Greek Cottage Madness 2: Elementary Greek

When I bought my house—wearing my gold (or obsidian) tinted glasses—I had a smattering of Greek.

It was the smallest smattering possible, while still remaining language; possibly there is a term for this quantity in physics.

The following was my entire vocabulary:
oréa and kalá.

With a broad inclination towards trying to please, these two words had served me well for years.
Oréa – beautiful (views, houses, meals, new babies, hats, boats) and kalá – fine, good. Kalá Pascha – happy Easter. I could say please – parakaló – and thank you – efaristó – and yiá sou or yiá sas – hello.

The view from my cottage

For a while I confidently asked for one jug of wine or loaf of bread until the discovery that this was gendered and declined made me abandon it. I knew ávrio – tomorrow. Within weeks of house ownership and once workmen were involved, I learned a more sinister phrase – métavrio – sometime (possibly a very long time) after tomorrow.

And another:
káthika – I am lost.

I’d actually read Classics at university, and although my Ancient Greek was even more limited than my modern, and there would be little call for loosing my oxen from the stall or any mangling with a burning spear, the classical texts had left me with the word for sea –
thalassa – and death – thánatos. Sometimes I got these the wrong way round, gaining a certain reputation for melancholy.

Generally I hoped
sea would come in handy. Though the other was a possibility if I ever touched the green–brown liquid, with its tiny whip–like water–life, which trickled from the taps, or trod on one of the needles that lay around the place formerly called garden.

But I could read Greek letters so at least the words around me could be read if not comprehended. I learned the word for bill, despite the universally understood wiggling of finger and thumb across an imaginary account.
Logariasmó – well, it was irresistible. By now I was also stuck in that infuriating state of understanding quite a lot but being able to contribute nothing.

Me: (brightly) Yia sas.

Greek interlocutor: And how are you getting on in your new home? I hope you have not been bothered by the former owner’s associates? Perhaps the priest could bless the house?

Me: (gesturing over the island) beautiful sea.

Greek builder. I will need to dig at least one trench twenty metres in length across your terrace if we are to find your septic tank which is backing up and causing the very bad smell. This will take two months and the labour of both my cousins. We will start … metávrio.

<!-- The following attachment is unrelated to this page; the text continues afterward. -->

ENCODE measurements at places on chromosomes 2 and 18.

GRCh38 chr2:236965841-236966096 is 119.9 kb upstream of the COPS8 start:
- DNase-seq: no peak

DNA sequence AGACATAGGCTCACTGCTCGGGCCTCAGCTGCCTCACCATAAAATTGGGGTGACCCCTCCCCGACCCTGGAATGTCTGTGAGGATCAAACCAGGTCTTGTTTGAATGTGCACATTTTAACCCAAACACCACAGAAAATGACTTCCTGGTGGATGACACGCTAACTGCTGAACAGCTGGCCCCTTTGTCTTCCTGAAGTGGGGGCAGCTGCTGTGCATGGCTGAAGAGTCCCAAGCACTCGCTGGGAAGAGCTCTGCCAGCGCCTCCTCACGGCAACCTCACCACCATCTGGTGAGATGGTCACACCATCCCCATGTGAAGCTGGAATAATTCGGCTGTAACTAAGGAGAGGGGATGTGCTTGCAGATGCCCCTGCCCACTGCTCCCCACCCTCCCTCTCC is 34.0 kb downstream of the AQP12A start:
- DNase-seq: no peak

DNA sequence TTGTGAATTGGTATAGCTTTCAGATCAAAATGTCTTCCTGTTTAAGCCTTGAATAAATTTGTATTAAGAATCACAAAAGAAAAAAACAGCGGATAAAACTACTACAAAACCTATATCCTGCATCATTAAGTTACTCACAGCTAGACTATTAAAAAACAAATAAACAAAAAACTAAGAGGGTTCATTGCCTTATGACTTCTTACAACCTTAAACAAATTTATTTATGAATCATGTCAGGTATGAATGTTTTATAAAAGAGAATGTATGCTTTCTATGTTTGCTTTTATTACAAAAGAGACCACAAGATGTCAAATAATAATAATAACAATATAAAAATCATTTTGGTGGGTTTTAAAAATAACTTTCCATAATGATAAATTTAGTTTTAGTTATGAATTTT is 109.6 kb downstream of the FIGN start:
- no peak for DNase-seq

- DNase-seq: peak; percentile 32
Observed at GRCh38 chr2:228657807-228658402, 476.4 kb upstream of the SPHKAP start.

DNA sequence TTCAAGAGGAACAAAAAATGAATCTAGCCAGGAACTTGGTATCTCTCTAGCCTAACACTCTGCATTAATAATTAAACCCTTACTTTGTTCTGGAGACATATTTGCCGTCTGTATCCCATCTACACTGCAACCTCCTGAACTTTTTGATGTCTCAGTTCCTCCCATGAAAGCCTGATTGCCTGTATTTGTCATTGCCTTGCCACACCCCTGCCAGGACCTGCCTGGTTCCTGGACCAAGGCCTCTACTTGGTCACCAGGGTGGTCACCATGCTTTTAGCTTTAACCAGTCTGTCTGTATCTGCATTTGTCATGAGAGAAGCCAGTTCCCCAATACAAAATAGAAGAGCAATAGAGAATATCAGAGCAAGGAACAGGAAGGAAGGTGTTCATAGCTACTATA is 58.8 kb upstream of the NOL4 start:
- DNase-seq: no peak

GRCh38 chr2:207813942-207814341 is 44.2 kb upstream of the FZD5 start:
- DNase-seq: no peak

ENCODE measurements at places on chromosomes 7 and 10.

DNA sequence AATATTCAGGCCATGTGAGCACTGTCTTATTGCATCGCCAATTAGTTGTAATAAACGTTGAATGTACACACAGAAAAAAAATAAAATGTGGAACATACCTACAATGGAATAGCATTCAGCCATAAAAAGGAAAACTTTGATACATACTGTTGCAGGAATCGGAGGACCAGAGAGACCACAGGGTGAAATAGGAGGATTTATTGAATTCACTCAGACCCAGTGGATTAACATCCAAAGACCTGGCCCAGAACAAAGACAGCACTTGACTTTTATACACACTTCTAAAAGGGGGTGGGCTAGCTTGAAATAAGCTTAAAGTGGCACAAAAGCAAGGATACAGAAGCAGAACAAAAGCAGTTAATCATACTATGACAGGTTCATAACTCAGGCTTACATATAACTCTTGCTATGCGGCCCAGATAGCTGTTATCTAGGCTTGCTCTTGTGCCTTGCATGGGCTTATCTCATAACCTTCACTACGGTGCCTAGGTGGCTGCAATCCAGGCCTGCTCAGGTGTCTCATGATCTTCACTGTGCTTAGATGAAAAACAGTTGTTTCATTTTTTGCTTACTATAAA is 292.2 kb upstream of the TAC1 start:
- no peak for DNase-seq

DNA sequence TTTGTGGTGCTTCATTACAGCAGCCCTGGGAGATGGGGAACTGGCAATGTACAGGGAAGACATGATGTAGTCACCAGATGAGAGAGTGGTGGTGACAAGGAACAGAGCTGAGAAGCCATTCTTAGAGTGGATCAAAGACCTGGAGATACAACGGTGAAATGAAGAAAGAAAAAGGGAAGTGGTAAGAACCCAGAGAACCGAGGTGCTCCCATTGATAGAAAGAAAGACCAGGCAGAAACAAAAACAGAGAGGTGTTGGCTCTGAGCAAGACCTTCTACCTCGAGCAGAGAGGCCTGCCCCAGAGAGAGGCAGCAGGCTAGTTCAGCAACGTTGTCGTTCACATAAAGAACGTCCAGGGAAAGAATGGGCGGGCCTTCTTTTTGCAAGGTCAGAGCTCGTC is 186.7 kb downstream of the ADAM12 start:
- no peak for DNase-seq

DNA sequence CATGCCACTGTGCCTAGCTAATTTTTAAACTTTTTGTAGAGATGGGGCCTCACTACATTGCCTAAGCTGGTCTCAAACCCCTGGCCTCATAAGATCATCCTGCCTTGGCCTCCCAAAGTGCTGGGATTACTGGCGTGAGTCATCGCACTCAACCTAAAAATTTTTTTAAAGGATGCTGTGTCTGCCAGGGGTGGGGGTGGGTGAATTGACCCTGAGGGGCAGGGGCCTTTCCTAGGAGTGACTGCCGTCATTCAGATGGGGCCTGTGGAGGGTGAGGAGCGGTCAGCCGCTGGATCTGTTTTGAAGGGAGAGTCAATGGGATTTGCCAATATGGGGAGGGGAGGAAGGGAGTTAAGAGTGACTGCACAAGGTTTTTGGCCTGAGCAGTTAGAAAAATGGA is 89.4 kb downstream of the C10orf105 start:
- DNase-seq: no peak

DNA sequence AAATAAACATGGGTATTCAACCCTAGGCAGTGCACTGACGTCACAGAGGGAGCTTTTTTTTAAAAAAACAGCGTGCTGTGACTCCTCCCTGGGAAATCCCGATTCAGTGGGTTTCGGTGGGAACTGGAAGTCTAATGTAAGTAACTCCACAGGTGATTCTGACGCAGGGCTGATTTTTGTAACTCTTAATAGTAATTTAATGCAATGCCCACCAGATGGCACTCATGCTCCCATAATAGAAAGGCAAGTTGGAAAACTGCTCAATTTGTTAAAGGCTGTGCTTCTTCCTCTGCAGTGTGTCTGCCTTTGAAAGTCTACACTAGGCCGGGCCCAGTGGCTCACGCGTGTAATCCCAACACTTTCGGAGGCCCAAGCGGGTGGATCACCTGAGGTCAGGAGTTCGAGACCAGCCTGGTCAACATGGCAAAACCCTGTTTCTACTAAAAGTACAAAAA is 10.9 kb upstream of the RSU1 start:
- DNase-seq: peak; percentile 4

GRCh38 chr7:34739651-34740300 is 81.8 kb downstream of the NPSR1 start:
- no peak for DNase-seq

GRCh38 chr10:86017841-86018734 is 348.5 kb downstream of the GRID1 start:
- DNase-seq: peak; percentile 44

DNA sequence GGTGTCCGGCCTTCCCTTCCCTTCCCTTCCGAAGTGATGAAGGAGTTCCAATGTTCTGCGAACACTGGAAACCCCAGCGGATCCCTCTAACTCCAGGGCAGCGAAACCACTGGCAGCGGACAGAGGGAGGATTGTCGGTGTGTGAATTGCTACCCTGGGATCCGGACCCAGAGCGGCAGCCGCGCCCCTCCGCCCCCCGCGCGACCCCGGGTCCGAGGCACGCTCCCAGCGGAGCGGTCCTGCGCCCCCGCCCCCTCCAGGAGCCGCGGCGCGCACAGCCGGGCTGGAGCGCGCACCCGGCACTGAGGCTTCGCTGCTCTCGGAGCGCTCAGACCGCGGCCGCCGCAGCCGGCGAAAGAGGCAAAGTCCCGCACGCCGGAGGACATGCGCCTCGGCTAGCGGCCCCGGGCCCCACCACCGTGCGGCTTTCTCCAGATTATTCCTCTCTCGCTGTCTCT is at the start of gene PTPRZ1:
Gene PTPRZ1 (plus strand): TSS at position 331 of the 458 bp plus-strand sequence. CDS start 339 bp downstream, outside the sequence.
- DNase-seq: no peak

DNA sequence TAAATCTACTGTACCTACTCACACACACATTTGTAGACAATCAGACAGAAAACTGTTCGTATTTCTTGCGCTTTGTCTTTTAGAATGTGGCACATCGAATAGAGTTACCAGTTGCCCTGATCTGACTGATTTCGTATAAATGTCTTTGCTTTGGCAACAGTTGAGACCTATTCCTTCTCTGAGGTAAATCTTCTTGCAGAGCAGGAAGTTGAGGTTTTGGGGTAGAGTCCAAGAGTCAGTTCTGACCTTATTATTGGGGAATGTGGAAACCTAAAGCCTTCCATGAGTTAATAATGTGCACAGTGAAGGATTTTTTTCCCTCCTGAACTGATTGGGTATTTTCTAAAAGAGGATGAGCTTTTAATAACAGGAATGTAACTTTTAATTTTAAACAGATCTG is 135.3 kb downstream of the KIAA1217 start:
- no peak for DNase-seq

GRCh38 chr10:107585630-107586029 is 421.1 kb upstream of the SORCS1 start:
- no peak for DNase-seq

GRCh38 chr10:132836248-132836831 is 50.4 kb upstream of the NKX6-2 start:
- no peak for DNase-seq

Me: … kalá. Fine.

At the end of my first season I returned to England with a persistent stomach bug. Weeks later it was identified as giardiasis. A notifiable disease, caught from protozoa in contaminated water, and which brought the public health authorities round. (The next year it was to be septicaemia).

But before I’d left an old Greek friend had arranged for every broken window to be mended and the inside of entire house to be whitewashed top to bottom. The old cabinet in which Greek brides once placed their bridal wreath over the bedroom door was still in place – the ghost shadow of the circlet still there, some dead leaves under it.

The thicket of weeds was strimmed; insects fled in a cloud. I had cleared the rubbish.

Suddenly the place had possibilities again. I had four lemon trees, with an almost freakish burden of fragrant lemons. Eleven olive trees of great age, two orange trees with fruit the consistency of loofahs and three plum trees, one of which fell over in the third winter and revealed the septic tank.

A near neighbour came to see the cleaning up. He gazed out of the window.

‘Why don’t you trim the tops of your trees?’ he said. ‘For the view.’

‘kalá’, I said, conversationally.

The next time I returned they had been trimmed and there to my astonishment was a view – of silver green olive groves and the sea stretching away as far as the tip of Corfu. On a ridge cypresses stood like sentinels against the setting sun and on a distant promontory was a small lighthouse, already casting a beam into the dusk. It was a view of the Ionian sea that I had never for a moment realised I had.

On one side my handsome neighbour, who drove around in a magnificent 1944 US Army jeep, was playing a bouzouki and singing along with it.

My other neighbour was shrieking at her goats.

‘ Thalassa!’ I said, ‘Oréa!’ And meant it.
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